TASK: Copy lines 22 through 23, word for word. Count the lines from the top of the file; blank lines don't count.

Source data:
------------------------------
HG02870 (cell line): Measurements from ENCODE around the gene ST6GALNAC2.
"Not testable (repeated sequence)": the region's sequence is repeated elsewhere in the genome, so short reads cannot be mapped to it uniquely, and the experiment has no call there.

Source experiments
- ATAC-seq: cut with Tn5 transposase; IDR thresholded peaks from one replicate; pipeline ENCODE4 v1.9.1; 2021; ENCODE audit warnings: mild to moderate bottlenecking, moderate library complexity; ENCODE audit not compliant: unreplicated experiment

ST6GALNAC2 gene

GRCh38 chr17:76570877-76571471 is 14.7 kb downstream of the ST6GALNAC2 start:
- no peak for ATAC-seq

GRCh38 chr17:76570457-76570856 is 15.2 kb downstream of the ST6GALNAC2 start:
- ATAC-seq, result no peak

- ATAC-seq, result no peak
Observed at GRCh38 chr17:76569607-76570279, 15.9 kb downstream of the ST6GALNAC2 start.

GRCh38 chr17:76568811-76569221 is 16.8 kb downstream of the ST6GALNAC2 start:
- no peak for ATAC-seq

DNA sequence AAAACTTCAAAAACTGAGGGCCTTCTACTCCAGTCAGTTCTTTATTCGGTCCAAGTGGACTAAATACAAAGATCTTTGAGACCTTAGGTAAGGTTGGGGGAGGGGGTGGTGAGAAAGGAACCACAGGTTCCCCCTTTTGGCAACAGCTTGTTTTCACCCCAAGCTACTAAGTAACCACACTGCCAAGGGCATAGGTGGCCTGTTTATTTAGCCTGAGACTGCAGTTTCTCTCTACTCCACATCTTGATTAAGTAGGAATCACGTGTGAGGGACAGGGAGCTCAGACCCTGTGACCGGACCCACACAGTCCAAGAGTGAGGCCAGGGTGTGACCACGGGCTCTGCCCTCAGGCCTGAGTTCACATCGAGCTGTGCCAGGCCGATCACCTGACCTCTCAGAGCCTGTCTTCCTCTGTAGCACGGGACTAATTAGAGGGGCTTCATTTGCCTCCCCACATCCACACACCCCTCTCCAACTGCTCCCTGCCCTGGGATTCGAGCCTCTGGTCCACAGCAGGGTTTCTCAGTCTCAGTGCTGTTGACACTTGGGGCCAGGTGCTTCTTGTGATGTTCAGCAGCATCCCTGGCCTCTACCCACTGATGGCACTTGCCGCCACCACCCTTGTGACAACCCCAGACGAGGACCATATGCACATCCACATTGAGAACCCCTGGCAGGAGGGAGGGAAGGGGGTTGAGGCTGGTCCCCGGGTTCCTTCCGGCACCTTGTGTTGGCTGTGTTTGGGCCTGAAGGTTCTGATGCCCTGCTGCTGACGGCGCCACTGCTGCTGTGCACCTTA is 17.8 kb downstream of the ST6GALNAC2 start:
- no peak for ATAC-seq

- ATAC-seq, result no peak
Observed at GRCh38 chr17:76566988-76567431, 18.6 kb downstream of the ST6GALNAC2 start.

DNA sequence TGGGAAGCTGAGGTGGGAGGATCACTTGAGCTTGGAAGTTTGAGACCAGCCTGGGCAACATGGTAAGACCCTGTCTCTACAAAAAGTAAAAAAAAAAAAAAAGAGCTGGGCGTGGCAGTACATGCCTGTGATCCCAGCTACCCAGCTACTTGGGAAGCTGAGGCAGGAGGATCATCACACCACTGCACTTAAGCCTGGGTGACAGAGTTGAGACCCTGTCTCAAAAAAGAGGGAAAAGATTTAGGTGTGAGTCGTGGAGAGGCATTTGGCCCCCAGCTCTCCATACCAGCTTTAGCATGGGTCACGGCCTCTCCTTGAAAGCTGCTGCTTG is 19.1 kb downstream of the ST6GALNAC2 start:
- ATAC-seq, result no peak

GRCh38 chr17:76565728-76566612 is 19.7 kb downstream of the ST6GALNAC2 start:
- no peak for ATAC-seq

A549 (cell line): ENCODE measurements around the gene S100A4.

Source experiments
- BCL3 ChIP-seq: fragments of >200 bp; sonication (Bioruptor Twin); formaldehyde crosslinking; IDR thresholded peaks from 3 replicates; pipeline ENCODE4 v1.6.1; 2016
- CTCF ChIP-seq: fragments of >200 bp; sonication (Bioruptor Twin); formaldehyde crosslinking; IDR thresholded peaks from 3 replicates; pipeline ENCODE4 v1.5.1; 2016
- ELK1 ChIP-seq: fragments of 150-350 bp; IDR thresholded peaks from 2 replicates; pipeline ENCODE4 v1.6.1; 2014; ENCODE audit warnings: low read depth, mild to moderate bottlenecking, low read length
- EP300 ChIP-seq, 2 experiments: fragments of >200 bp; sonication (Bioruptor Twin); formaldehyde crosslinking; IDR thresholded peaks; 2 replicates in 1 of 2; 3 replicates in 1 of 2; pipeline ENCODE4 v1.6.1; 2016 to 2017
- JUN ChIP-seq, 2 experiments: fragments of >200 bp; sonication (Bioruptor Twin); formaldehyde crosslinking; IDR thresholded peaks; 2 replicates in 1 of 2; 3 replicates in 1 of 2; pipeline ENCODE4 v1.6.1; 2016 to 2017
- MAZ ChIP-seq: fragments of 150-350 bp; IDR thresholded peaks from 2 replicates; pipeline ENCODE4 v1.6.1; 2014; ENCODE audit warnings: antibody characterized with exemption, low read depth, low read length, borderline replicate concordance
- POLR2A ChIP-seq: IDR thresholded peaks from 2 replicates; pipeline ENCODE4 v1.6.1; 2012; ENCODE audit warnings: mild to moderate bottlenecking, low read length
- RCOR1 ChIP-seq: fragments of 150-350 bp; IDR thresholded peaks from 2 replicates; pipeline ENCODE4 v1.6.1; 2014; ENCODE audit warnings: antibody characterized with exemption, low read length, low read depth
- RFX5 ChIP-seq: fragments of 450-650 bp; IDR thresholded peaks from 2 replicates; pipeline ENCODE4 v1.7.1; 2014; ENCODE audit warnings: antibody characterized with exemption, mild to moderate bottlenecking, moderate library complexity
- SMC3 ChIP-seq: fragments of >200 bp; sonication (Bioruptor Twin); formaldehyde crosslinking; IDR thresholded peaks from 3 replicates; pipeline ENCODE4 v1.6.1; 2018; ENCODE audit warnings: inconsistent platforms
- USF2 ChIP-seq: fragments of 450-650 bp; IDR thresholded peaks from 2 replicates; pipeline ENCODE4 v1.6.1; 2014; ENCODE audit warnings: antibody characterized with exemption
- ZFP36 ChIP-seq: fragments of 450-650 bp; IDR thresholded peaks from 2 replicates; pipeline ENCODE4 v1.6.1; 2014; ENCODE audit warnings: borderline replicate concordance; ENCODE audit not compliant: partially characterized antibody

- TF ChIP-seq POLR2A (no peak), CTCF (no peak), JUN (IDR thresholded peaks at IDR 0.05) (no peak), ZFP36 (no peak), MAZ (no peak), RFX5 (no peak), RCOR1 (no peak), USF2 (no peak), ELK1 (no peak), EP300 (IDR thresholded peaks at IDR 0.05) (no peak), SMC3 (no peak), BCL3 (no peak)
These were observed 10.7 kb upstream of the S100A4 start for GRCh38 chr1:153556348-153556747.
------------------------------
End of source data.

A549 (cell line): ENCODE measurements around the gene S100A4.

Source experiments